Bennu regolith mobilized by TAGSAM: Expectations for the OSIRIS-REx sample collection event and application to understanding naturally ejected particles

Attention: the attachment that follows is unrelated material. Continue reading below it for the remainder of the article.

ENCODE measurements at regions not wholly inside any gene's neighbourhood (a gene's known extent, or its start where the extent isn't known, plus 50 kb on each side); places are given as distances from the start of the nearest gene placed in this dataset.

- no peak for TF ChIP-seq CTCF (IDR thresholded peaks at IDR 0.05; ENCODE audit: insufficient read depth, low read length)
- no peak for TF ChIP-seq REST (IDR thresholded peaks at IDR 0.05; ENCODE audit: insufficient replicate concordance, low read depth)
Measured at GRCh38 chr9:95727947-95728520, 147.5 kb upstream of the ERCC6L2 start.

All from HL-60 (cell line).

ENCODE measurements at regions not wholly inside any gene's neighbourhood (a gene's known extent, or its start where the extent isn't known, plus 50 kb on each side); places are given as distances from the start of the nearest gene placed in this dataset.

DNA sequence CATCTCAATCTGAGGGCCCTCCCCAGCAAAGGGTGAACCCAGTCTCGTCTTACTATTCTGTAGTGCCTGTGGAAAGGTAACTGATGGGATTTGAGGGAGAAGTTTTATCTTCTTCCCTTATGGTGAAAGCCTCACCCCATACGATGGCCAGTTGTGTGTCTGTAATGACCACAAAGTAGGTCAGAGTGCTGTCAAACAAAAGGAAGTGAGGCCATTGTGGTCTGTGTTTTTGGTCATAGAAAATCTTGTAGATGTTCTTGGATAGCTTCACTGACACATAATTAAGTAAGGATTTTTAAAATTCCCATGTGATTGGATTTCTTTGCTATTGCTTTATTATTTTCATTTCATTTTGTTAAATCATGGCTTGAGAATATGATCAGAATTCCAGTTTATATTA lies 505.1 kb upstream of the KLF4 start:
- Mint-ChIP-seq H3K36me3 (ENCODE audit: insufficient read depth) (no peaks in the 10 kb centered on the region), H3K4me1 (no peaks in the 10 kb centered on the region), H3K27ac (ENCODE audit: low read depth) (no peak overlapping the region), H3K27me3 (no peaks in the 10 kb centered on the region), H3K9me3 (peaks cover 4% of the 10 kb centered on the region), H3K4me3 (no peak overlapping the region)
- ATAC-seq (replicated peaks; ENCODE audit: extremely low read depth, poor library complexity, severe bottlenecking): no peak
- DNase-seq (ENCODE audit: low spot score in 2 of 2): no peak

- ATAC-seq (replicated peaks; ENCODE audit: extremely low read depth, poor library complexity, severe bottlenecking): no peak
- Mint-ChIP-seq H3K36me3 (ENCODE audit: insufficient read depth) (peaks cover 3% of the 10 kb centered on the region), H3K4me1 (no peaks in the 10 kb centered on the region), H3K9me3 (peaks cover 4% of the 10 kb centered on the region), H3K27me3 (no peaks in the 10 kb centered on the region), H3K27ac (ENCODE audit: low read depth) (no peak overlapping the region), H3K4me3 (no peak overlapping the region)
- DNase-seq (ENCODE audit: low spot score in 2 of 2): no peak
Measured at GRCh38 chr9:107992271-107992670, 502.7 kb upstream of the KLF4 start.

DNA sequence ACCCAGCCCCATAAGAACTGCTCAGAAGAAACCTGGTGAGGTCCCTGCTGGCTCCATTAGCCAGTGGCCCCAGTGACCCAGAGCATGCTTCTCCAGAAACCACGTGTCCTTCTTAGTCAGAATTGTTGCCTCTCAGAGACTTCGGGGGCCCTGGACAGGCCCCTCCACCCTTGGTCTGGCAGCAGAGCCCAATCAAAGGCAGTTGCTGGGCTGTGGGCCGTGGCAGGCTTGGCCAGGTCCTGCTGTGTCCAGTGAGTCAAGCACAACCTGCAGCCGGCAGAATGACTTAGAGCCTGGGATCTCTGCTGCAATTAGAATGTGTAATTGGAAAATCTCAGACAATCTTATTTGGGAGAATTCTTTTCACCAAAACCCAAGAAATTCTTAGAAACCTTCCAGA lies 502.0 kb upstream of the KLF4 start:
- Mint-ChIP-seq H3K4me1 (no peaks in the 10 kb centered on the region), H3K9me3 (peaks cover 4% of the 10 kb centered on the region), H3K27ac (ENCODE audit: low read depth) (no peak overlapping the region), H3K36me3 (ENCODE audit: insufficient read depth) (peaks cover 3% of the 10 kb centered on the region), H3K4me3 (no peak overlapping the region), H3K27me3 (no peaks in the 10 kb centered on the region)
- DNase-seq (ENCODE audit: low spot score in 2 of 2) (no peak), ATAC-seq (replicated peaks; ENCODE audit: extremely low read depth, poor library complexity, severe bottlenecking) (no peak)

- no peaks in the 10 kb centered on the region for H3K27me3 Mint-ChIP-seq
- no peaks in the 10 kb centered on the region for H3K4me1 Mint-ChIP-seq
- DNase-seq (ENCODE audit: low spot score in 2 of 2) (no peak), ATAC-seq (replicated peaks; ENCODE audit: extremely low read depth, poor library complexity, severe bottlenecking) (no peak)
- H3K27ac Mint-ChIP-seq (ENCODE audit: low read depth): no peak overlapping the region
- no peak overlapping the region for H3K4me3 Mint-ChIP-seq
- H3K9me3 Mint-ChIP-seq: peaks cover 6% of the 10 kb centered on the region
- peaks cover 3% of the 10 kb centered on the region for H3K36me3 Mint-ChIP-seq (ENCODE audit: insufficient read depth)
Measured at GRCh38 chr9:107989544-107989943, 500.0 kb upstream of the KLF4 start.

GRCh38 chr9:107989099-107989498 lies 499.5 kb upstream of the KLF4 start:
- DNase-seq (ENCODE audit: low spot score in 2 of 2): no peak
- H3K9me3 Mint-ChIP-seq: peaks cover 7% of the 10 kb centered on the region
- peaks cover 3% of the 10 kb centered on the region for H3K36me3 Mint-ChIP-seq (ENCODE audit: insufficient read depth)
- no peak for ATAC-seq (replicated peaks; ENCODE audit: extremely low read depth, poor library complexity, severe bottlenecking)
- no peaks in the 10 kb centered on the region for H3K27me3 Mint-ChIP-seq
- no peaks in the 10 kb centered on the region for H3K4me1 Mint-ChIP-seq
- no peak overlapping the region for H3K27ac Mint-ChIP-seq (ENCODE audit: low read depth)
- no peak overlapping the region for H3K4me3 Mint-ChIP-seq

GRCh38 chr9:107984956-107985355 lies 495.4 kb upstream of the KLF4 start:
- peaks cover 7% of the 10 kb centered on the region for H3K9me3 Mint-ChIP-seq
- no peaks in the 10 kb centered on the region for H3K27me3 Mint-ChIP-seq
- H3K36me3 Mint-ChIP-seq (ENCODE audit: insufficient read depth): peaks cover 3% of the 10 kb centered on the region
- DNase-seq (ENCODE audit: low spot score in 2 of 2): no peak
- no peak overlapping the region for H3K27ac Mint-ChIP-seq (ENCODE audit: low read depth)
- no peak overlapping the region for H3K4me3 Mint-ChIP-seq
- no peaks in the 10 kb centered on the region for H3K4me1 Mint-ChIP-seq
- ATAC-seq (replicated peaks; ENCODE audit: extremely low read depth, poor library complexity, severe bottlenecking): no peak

The Origins, Spectral Interpretation, Resource Identification, and Security-Regolith Explorer (OSIRIS-REx) mission will collect material from the asteroid Bennu and return it to Earth. The sample collection method uses pressurized nitrogen gas to mobilize regolith. It is likely that the gas will mobilize more, potentially much more, material than is captured by the Touch-and-Go Sample Acquisition Mechanism (TAGSAM) for return. The amount, velocities, and fate of this mobilized material have important implications for our understanding of Bennu's physical properties and processes, such as impact cratering, regolith mobility, and the recently observed natural ejection of particles. The nature of the TAGSAM-ejected material is also significant for mission operations. We conducted numerical simulations and ground-based tests to estimate the amount and speeds of material mobilized by the sampling event. The estimated ejected masses range from 12 kg to >165 kg; given that Bennu appears to be a nearly strengthless rubble pile, the higher end of the mass range is more likely. Maximum ejection speeds for 1-cm-diameter particles could reach 10 m/s; smaller particles will be ejected at faster speeds. Minimum ejection speeds will be determined by the as yet unknown cohesive strength of Bennu's regolith. Material ejected more slowly than 10 cm/s will reaccrete on Bennu; material ejected between 10 and 30 cm/s may or may not reaccrete; and material ejected faster than 30 cm/s will escape. Some of the ejected material is predicted to remain in transient orbits around Bennu. The lifetimes of these orbits span from days to several weeks, the maximum duration of our integrations. Reaccreted material should be concentrated in a region near the sample site, although re-impacts will occur globally. Gas from TAGSAM will mobilize material beyond the contact perimeter; because of interactions between cohesion and microgravity, there is a preferred particle size of mobility, predicted to be tens of centimeters, depending on the TAG latitude. Observing Bennu during and after the sampling event will make it possible to test these predictions and understand how the asteroid responds to disruption and particle mobility across the surface.